Financial Intermediaries and the Cross-Section of Asset Returns
- Adrian, Etula and Muir
- A version of the paper can be found here.
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Financial intermediaries trade frequently in many markets using sophisticated models. Their marginal value of wealth should therefore provide a more informative stochastic discount factor (SDF) than that of a representative consumer. Guided by theory, we use shocks to the leverage of securities broker-dealers to construct an intermediary SDF. Intuitively, deteriorating funding conditions are associated with deleveraging and high marginal value of wealth. Our single-factor model prices size, book-to-market, momentum, and bond portfolios with an R2 of 77% and an average annual pricing error of 1%—performing as well as standard multifactor benchmarks designed to price these assets.
Financial intermediaries, such as broker-dealers, trade with high frequency, low transaction cost, and based on sophisticated models. Adjustments to broker-leader leverage is thus a signal of changes in the underlying economic conditions in the economy.
In this paper, the authors provide empirical evidence that risk exposure to broker-dealer leverage shocks can explain cross-sectional return premiums. Value, size, beta, momentum, be damned…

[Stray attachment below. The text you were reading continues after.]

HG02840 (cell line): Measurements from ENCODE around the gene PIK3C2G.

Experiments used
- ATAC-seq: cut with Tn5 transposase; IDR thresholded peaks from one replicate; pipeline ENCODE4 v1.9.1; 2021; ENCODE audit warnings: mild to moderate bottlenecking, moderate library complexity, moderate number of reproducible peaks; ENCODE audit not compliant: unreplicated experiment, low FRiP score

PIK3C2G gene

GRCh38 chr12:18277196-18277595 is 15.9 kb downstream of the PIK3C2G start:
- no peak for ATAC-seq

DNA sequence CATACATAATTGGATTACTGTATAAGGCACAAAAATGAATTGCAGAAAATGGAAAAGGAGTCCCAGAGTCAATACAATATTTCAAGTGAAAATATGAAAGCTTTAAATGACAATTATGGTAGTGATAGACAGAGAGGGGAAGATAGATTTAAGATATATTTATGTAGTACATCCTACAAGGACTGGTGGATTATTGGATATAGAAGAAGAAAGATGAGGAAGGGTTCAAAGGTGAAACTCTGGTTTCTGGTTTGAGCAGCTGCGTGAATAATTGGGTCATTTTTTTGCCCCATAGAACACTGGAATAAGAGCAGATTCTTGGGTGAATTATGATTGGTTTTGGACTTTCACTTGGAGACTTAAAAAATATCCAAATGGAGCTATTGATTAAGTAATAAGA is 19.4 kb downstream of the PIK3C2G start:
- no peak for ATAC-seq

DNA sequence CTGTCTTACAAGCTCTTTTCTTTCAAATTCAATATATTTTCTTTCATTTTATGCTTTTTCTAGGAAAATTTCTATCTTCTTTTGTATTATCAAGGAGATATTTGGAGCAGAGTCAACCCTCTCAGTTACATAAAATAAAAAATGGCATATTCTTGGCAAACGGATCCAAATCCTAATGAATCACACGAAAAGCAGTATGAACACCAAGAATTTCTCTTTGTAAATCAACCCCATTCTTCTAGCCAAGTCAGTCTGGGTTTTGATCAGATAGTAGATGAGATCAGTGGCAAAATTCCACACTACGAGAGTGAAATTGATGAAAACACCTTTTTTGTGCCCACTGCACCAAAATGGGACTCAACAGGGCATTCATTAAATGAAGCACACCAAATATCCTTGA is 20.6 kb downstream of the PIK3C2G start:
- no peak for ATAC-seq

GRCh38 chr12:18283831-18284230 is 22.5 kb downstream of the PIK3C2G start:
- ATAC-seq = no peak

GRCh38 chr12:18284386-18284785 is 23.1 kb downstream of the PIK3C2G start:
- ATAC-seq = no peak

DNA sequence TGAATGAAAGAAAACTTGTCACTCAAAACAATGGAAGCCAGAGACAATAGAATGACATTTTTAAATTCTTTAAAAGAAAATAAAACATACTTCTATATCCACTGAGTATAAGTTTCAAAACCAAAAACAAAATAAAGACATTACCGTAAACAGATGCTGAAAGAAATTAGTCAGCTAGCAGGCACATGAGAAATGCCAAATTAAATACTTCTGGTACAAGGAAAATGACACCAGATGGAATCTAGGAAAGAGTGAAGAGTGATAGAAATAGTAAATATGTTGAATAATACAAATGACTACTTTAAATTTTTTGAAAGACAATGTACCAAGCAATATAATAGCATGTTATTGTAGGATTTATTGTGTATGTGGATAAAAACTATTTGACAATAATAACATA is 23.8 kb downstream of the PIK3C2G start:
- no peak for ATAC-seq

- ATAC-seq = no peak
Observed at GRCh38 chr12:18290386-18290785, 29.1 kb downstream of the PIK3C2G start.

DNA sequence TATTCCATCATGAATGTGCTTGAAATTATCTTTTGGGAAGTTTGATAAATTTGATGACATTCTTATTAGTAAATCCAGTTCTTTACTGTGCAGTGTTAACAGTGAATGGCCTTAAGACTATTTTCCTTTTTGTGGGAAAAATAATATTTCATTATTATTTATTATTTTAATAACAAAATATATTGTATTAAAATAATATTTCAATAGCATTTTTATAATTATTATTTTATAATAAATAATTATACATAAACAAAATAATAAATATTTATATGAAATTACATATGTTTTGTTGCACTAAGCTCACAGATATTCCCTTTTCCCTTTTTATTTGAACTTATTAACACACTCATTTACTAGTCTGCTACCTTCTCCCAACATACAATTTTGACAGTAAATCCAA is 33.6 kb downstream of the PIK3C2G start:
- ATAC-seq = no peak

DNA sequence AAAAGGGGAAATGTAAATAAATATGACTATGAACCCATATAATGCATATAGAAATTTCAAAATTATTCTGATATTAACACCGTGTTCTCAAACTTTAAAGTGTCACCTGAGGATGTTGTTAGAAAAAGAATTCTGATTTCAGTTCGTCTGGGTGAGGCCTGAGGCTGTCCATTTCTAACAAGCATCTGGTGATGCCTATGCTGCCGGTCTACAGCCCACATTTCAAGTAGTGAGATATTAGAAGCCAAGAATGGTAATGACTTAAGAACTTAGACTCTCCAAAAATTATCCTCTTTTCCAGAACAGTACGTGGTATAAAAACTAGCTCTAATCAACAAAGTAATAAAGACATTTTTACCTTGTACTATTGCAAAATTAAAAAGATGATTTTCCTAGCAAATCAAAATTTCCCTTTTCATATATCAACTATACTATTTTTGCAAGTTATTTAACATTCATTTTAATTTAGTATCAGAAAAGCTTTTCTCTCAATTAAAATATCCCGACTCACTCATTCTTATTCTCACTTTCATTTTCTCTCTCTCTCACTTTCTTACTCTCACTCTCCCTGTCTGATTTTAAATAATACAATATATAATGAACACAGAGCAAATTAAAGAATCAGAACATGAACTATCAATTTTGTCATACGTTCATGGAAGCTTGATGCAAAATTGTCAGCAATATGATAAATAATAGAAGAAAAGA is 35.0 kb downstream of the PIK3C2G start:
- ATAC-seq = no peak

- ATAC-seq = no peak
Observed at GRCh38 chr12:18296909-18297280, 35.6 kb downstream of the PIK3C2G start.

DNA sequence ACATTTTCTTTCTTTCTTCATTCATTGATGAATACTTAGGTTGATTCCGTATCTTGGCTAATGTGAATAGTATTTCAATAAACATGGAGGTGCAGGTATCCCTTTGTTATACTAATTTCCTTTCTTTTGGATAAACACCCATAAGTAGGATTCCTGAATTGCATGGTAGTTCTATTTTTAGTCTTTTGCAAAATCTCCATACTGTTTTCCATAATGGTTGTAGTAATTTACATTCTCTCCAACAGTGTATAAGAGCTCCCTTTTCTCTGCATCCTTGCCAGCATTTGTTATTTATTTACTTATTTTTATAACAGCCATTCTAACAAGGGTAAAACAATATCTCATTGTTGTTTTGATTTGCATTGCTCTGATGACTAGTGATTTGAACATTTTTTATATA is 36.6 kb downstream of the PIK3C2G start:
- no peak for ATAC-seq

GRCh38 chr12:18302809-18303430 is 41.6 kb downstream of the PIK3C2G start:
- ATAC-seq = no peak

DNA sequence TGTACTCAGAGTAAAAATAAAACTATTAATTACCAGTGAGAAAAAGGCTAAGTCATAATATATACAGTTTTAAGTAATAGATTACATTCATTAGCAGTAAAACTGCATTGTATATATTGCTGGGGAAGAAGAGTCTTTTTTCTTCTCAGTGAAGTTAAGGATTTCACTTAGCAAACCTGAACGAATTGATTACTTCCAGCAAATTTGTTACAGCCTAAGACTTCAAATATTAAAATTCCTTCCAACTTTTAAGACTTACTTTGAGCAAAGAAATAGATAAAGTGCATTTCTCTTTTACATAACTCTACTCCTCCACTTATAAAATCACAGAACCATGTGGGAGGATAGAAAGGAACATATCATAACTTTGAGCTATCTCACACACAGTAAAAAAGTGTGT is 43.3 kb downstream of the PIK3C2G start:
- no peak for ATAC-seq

First, Broker-dealer (BD) leverage is calculated as follows:
Data can be found from Table L.128 (Q) “Security Brokers and Dealers” in Z.1 “Financial Accounts of the United States” report published by Federal Reserve Website. The data is released during the second week of March, June, September, and December. Below graph shows the download page: Step 1, Select L. 128 (Q); Step 2, Choose Format package to choose time period. Click here to download data.
The graph below from the paper indicates that during crisis, volatility and margin requirements increase, which may push broker-dealers to reduce leverage.
Next the paper creates a broker-dealer leverage factor, which describes the “shock” to log leverage (seasonally adjusted). The paper predicts that this factor will explain differences in returns across assets. The authors test their factor on 41 test assets: 25 size and B/M portfolios, 10 momentum portfolios, and 6 bond portfolios.
The broker-dealer leverage risk factor outperforms CAPM, FF, FF+Mom, and other multi-factor models.
How does the model price various portfolio sorts?
Besides the highest momentum portfolio (Mom 10), the test assets line up very close to 45-degree line. –> good prediction!